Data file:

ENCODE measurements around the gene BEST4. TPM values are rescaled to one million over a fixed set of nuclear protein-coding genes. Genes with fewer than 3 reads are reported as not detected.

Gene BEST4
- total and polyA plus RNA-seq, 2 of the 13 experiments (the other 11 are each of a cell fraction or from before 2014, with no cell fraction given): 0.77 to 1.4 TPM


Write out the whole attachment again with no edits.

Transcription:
ENCODE measurements around the gene BEST4. TPM values are rescaled to one million over a fixed set of nuclear protein-coding genes. Genes with fewer than 3 reads are reported as not detected.

Gene BEST4
- total and polyA plus RNA-seq, 2 of the 13 experiments (the other 11 are each of a cell fraction or from before 2014, with no cell fraction given): 0.77 to 1.4 TPM